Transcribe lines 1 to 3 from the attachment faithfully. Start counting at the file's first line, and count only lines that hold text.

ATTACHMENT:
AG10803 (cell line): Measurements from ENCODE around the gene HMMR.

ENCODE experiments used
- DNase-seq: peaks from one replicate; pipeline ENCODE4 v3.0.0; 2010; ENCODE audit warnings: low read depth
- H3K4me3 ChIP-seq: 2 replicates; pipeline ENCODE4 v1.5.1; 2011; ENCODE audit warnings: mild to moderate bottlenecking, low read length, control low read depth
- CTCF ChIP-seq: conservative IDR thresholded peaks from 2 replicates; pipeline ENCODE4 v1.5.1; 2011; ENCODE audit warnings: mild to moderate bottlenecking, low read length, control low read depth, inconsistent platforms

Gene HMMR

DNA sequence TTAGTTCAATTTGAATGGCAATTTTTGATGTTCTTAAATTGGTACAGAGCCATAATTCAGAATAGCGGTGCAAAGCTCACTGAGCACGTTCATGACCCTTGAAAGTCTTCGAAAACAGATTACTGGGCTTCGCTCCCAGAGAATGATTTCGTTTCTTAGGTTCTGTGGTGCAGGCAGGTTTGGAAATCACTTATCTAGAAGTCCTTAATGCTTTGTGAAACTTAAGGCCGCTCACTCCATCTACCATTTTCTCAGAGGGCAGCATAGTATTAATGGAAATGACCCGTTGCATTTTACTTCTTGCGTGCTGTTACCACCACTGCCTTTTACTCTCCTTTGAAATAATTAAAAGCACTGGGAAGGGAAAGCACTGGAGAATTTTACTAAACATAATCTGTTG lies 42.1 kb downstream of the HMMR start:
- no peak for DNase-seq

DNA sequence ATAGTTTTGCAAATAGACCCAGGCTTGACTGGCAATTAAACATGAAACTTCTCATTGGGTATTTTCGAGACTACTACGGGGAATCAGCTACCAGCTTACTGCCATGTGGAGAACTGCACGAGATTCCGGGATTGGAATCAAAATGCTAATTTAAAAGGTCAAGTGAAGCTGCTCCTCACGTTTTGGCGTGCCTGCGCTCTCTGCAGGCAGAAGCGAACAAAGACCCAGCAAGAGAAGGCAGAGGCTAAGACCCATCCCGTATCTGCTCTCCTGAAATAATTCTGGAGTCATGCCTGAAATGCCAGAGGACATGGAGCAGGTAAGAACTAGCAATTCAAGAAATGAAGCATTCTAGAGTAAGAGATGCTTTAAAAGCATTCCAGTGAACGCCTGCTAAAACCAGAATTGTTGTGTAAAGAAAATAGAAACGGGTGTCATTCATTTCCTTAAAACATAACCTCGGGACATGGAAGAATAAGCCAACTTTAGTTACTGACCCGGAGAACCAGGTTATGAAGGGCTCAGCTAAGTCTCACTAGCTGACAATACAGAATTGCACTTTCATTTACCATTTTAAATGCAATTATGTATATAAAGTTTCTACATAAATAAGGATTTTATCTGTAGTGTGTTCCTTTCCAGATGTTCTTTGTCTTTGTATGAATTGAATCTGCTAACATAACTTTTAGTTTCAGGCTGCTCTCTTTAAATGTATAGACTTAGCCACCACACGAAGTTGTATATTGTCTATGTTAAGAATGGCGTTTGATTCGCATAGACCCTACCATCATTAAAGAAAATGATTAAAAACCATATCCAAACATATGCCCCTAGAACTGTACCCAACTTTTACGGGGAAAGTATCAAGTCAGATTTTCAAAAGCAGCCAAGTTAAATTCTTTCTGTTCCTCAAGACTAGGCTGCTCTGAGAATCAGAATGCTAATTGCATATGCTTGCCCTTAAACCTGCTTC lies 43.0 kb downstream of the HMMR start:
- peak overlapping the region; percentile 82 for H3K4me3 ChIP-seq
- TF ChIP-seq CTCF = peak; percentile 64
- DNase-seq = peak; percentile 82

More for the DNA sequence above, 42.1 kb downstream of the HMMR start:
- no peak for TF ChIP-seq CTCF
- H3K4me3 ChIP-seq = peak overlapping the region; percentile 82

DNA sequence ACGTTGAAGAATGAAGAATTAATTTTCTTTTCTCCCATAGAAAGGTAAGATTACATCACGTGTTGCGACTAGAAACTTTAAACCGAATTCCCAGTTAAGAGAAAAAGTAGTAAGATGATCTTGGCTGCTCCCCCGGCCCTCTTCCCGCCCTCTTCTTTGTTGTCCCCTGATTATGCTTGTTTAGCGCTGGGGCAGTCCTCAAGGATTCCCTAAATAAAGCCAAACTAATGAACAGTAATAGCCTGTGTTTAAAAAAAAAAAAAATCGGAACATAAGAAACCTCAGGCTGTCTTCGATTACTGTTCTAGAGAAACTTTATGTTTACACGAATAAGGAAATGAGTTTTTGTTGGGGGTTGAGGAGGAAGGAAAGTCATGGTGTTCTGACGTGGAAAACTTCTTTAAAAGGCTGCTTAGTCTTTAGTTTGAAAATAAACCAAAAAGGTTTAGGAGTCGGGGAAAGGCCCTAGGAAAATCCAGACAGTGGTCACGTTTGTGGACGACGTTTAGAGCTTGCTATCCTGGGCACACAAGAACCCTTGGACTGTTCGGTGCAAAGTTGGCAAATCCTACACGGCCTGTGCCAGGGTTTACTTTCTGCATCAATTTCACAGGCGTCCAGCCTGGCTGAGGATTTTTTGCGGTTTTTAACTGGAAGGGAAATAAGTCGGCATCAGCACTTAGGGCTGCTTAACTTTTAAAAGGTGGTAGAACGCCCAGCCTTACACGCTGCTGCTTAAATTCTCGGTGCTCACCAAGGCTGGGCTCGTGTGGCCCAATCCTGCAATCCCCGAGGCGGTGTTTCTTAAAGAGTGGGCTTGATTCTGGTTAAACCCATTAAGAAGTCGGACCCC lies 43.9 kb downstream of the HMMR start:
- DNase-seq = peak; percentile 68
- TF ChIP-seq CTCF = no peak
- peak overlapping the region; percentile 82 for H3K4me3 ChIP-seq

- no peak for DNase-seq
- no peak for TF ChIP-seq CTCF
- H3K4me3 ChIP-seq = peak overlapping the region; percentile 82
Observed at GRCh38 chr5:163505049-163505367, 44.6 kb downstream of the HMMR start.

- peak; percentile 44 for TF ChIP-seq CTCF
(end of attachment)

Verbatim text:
AG10803 (cell line): Measurements from ENCODE around the gene HMMR.

ENCODE experiments used
- DNase-seq: peaks from one replicate; pipeline ENCODE4 v3.0.0; 2010; ENCODE audit warnings: low read depth